We show that \(\Psi ^{D}(NE,NE)-\Psi ^{U}(E,NE)>0\) if and only if \(\Delta \in [\Delta ^{*},\min \{ \Delta ^{\prime \prime },\widetilde{\Delta }\})\). Firstly, let us derive \(\Delta ^{*}\). The equation \(\Psi ^{D}(NE,NE)-\Psi ^{U}(E,NE)=0\) is equivalent to \(-5(a-c)^{2}/144-\theta (a-c)/72+5\Delta (a-c)/36+(5\Delta /12+2\theta /15)^{2}+37\theta ^{2}/1200=0\). Note that the left-hand side of this equation is increasing in \(\Delta\) and that

$$\begin{aligned} \Delta ^{\prime \prime \prime }=-\frac{2}{5}(a-c)-\frac{8}{25}\theta +\frac{1}{25}\sqrt{-111\theta ^{2}+210\theta (a-c)+(15a-15c)^{2}} \end{aligned}$$

is the only feasible non-negative solution for the equation. Secondly, note that \(d\Delta ^{\prime \prime \prime }/d\theta <0,d\widetilde{\Delta }/d\theta =0\) and \(\Delta ^{\prime \prime \prime }(\theta )<\Delta ^{\prime \prime }(\theta )\) as well as \(d\Delta ^{\prime }/d\theta <0\) for all \(\theta\). Thirdly, note that at \(\theta =0\) we obtain \(\Delta ^{\prime }(0)=\widetilde{\Delta }>\Delta ^{\prime \prime \prime }(0)\). Fourthly, there exists a unique \(\widehat{\widehat{\theta }}\in (0,\widehat{\theta })\) with \(\Delta ^{\prime \prime \prime }(\widehat{\widehat{\theta }})=\Delta ^{\prime }(\widehat{\widehat{\theta }})\), which is \(\widehat{\widehat{\theta }}=(a-c)(171\sqrt{3}-4-\sqrt{35069+21532\sqrt{3}}))/129\approx 0.101(a-c)\). Thus, \(\Delta ^{\prime \prime \prime }(\theta )<\Delta ^{\prime }(\theta )\) for \(\theta <\widehat{\widehat{\theta }}\) and \(\Delta ^{\prime \prime \prime }(\theta )\in [\Delta ^{\prime }(\theta ),\min \{ \Delta ^{\prime \prime },\widetilde{\Delta }\})\) for \(\theta >\widehat{\widehat{\theta }}\). We define \(\Delta ^{*}=\max \{ \Delta ^{\prime \prime \prime }(\theta ),\Delta ^{\prime }(\theta )\}\).

Proof of Proposition 4

According to Proposition 3, it is possible that an innovation project \(I(\theta )\) is exclusively carried out under D, but not under regime U. Given \(\Delta \in [\Delta ^{*},\widetilde{\Delta })\), then it follows from Lemma 2 that firm 2 stays in the market if the innovation is not carried out under regime U. In that case, total output is given by \(Q_{NE}^{U}=\left[ 2(a-c)-\Delta \right] /6\). If the innovation is undertaken under regime D, equilibrium quantities can be computed as \(Q_{NE}^{D}=(2(a-c)+\theta -\Delta )/6\) for \(\Delta <\Delta ^{\prime \prime }\) and \(Q_{E}^{D}=(a-c+\theta )/4\) for \(\Delta >\Delta ^{\prime \prime }\). Obviously, \(Q_{NE}^{D}>Q_{NE}^{U}\) holds always for \(\theta >0\). Note that \(Q_{E}^{D}>Q_{NE}^{U}\) for \(\Delta >\Delta ^{\prime \prime }\) since \(\Delta ^{\prime \prime }>(a-c)/12\). Thus, consumer surplus is higher under the discriminatory regime.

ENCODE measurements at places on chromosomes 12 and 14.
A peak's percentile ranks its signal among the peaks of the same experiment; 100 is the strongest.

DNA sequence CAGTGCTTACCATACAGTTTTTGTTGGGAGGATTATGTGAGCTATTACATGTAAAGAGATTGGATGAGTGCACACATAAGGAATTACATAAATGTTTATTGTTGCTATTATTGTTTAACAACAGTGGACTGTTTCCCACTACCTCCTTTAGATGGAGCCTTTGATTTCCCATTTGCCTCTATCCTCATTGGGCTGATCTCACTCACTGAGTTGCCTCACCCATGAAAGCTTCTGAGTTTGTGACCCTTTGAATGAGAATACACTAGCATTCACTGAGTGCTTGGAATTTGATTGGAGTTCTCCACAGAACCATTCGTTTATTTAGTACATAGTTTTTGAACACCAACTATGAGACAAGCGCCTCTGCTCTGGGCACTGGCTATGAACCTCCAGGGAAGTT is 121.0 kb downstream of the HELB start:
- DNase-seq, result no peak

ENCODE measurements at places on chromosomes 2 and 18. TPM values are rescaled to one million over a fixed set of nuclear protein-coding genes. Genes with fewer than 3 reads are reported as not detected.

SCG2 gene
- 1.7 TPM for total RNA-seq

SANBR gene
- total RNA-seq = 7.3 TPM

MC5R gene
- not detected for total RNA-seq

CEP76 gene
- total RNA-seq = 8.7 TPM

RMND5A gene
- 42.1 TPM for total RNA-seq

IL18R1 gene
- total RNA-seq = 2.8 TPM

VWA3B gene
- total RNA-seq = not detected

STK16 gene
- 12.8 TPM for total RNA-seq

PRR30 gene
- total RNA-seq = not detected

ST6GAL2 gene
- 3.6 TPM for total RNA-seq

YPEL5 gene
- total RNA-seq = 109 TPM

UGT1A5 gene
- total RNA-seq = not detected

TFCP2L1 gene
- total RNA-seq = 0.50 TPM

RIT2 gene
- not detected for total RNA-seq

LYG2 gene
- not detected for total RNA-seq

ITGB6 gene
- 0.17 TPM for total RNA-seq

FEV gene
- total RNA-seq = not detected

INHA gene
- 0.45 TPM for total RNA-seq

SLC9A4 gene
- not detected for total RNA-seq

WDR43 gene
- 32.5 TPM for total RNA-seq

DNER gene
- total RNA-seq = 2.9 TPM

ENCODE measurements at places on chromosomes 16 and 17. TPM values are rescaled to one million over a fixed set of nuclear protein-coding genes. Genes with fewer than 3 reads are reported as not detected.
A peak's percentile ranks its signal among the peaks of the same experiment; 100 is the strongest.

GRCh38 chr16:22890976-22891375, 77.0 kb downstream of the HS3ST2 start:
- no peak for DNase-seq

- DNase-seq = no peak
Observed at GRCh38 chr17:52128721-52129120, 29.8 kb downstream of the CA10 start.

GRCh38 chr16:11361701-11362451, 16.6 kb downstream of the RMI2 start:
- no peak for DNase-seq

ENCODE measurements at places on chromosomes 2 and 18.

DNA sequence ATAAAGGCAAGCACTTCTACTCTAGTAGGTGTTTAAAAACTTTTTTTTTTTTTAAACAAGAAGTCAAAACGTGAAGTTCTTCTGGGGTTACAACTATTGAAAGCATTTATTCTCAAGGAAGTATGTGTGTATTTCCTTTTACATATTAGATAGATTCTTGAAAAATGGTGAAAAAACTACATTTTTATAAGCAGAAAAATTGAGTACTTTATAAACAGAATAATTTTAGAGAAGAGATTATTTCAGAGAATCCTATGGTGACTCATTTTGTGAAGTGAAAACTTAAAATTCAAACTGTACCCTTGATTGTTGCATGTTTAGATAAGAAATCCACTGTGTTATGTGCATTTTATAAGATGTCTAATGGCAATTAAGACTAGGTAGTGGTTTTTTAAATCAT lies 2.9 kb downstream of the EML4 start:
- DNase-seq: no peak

Given \(\Delta \in [\widetilde{\Delta },\widehat{\Delta })\), according to Proposition 3, it may also happen that the innovation is exclusively taken out under regime D. Under both regimes only firm 1 is active and its produced quantity is strictly increasing in \(\theta\). Thus, consumer surplus is higher under regime D.

Also social welfare can be higher under the discriminatory regime if the innovation is large enough. For instance \(a=1\), \(c=0.05\), \(\theta =0.05\) gives that welfare is strictly higher under the discriminatory regime for all parameter values \(\Delta\). \(\square\)

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Dertwinkel-Kalt, M., Haucap, J. & Wey, C. Procompetitive dual pricing. Eur J Law Econ 41, 537–557 (2016).

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  • Vertical market
  • Price discrimination
  • Dual pricing
  • Online markets

JEL Classification

  • L13
  • D43
  • K31